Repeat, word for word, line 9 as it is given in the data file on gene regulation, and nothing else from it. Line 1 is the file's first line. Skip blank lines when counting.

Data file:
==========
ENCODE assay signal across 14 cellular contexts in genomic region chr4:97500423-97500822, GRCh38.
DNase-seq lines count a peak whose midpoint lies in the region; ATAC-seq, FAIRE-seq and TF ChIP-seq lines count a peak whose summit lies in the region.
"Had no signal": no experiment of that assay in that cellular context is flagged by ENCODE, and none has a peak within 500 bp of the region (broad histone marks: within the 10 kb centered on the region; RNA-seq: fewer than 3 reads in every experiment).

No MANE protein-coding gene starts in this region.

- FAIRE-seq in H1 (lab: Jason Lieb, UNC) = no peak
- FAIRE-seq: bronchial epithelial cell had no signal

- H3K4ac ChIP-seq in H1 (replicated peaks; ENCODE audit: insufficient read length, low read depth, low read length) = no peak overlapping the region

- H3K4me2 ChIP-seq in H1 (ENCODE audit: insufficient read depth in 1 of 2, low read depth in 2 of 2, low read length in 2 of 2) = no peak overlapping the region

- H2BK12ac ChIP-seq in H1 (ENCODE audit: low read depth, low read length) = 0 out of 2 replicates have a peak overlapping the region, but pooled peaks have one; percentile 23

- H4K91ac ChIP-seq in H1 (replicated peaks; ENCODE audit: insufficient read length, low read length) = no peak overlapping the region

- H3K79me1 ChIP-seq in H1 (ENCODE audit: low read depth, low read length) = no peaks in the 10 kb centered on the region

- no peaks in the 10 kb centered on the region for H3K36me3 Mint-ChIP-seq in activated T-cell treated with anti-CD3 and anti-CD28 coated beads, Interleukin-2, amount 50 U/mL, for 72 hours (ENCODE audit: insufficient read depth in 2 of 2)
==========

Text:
- H2BK12ac ChIP-seq in H1 (ENCODE audit: low read depth, low read length) = 0 out of 2 replicates have a peak overlapping the region, but pooled peaks have one; percentile 23